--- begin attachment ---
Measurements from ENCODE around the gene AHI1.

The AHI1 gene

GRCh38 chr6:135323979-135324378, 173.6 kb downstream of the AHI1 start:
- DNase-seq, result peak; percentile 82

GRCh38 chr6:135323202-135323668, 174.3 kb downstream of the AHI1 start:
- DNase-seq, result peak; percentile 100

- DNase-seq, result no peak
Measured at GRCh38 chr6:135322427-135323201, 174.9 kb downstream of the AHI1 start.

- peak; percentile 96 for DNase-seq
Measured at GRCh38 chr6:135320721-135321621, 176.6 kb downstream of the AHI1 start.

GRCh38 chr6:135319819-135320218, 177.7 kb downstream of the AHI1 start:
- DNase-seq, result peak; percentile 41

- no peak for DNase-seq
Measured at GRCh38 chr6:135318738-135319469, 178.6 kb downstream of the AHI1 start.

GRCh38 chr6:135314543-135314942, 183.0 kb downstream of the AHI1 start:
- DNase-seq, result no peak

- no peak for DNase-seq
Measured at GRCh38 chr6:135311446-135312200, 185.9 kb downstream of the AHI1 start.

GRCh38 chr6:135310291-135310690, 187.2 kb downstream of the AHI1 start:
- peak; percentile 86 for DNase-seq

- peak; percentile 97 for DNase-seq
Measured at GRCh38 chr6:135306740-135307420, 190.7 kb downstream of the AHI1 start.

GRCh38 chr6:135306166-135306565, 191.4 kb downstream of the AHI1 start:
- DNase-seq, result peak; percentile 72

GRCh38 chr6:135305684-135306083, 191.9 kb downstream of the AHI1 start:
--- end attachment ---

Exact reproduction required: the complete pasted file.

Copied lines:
Measurements from ENCODE around the gene AHI1.

The AHI1 gene

GRCh38 chr6:135323979-135324378, 173.6 kb downstream of the AHI1 start:
- DNase-seq, result peak; percentile 82

GRCh38 chr6:135323202-135323668, 174.3 kb downstream of the AHI1 start:
- DNase-seq, result peak; percentile 100

- DNase-seq, result no peak
Measured at GRCh38 chr6:135322427-135323201, 174.9 kb downstream of the AHI1 start.

- peak; percentile 96 for DNase-seq
Measured at GRCh38 chr6:135320721-135321621, 176.6 kb downstream of the AHI1 start.

GRCh38 chr6:135319819-135320218, 177.7 kb downstream of the AHI1 start:
- DNase-seq, result peak; percentile 41

- no peak for DNase-seq
Measured at GRCh38 chr6:135318738-135319469, 178.6 kb downstream of the AHI1 start.

GRCh38 chr6:135314543-135314942, 183.0 kb downstream of the AHI1 start:
- DNase-seq, result no peak

- no peak for DNase-seq
Measured at GRCh38 chr6:135311446-135312200, 185.9 kb downstream of the AHI1 start.

GRCh38 chr6:135310291-135310690, 187.2 kb downstream of the AHI1 start:
- peak; percentile 86 for DNase-seq

- peak; percentile 97 for DNase-seq
Measured at GRCh38 chr6:135306740-135307420, 190.7 kb downstream of the AHI1 start.

GRCh38 chr6:135306166-135306565, 191.4 kb downstream of the AHI1 start:
- DNase-seq, result peak; percentile 72

GRCh38 chr6:135305684-135306083, 191.9 kb downstream of the AHI1 start: